If Hayward’s solos reflect piping advances, then Hübsch’s cram an expansive collection of tones into their conception. More highly rhythmic and multiphonic than Hayward’s work, the German layers contrapuntal friction into many of his lines. For every time he allows pure air to echo through his instrument uninterrupted, there are interludes of strident tongue and lip motions that could be air leaking gradually from a balloon; rhythmic slaps and rubs on the metal surface; mouthpiece suction and aviary squeals; plus whistling semi tones and watery pumps.
On “Teil 4” he pumps out a swinging ostinato like a one-man New Orleans brass band, then turns out short chromatic melody inserts that contrast with rapid crackles and tongue vibrations. Like Hayward, he outputs pounding drags and rebounds, suggesting the sounds of a drum and cymbal. Unlike the Briton however, another intonation strategy appears to result from blowing through an aluminum pie plate balanced on his instrument’s upturned bell. Hübsch also alternates watery tremolo lines and plunger extensions. Meanwhile “Teil 2” varies continuous narrowly spaced tongue puffs, capillary brays and even drum stick-like slaps on the metal. His low-pitched snarls and gurgles also resonate back into the tuba bell. Soon the instrument’s elephantine bellow is spiced with tongue slurs and pops, as distant higher pitched tones are added to the constant drone.
More similarities between tubaists exist when another partner is added to the mix. That’s because both duos deepen the search for timbres far beyond the expected. Hayward’s associate Fabbriciani, who pushes the limits of his flute tones in a similar fashion to the tuba, spends most of the disc playing his self-designed, hyperbass flute with its more than 12 meters of tubing. Although this is the duo’s first improvised session, Hayward and Fabbriciani have together performed late works by Luigi Nono. Sharing similar interests in electronics and notated music, Hübsch and Stuttgart-born, Basel-based Christoph Schiller, master of the prepared and altered spinet, have improvised together since 2008. Although mostly involved with the improvising vocal ensemble Millefleurs, Schiller has also worked with players such as violinist Harald Kimmig and Peter Baumgartner on powerbook. His self-designed attachments convert the 16th Century keyboard into a string-percussion instrument.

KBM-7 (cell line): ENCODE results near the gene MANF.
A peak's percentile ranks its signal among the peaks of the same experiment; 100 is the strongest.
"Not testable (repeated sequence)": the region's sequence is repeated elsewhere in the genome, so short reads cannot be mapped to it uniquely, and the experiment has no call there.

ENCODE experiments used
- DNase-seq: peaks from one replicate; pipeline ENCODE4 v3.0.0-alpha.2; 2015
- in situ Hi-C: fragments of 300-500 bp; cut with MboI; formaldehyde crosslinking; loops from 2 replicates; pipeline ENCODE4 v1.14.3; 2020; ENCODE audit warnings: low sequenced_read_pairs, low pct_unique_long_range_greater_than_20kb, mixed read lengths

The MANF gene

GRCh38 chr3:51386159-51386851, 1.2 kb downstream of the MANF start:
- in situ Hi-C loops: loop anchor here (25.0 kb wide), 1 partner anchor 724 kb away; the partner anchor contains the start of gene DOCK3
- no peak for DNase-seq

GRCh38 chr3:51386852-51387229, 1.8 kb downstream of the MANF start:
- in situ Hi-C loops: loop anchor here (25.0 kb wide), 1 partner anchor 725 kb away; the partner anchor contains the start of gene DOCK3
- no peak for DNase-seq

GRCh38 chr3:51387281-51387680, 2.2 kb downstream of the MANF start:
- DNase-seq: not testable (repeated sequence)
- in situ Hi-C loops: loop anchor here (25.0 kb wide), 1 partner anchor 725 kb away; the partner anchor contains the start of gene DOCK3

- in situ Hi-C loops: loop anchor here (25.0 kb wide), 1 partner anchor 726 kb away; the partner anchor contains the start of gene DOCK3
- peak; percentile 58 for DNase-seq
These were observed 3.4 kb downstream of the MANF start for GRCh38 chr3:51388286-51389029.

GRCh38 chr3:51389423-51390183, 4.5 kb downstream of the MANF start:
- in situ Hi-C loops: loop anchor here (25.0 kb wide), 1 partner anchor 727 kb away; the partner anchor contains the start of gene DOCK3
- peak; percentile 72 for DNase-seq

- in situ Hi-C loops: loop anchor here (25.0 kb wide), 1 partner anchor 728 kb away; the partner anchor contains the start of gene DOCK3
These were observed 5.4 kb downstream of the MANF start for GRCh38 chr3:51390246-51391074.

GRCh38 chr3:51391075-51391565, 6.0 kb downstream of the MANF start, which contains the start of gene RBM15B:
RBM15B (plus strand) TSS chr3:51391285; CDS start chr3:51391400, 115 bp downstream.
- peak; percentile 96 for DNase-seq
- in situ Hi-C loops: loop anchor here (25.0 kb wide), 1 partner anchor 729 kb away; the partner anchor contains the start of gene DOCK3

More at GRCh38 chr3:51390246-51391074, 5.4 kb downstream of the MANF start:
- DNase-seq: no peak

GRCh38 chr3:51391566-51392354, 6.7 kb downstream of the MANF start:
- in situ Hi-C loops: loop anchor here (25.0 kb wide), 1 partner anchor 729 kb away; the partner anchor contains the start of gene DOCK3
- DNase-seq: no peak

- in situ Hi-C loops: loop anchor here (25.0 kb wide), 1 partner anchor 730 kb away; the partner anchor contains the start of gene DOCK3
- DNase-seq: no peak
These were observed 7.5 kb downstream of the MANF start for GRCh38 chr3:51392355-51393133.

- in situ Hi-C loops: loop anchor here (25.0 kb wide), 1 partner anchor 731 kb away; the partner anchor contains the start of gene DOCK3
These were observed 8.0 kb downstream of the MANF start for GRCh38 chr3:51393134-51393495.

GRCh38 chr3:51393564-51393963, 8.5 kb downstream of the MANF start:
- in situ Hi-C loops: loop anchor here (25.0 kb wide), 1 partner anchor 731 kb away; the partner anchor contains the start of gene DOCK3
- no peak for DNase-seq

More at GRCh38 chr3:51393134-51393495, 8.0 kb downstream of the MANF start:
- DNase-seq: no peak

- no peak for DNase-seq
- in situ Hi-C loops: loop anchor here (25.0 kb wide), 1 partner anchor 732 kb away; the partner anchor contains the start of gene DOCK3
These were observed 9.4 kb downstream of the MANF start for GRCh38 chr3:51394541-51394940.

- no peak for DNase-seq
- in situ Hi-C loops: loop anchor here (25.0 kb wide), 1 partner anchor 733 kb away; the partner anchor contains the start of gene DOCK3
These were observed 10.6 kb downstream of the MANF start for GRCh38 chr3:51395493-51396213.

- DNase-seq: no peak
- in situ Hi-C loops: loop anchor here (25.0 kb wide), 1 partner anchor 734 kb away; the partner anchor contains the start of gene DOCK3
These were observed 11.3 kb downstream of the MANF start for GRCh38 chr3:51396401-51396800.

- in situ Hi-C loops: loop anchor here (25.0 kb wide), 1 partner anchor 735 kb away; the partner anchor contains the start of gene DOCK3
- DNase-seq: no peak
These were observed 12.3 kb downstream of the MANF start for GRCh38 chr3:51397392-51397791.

This flexibility is quite obvious on Giles U, when his rasping take on tension-laden extensions push the strings firmly into bottleneck-guitar territory. Besides additional harsh twangs, Schiller also exposes keyboard plinks plus sawing tones resonating off tightly wound strings. At the same time, these timbres are frequently answered by, or contrast with, reflux cries, duck-like quacks and flutters, plus rough throat-clearing honks from Hübsch.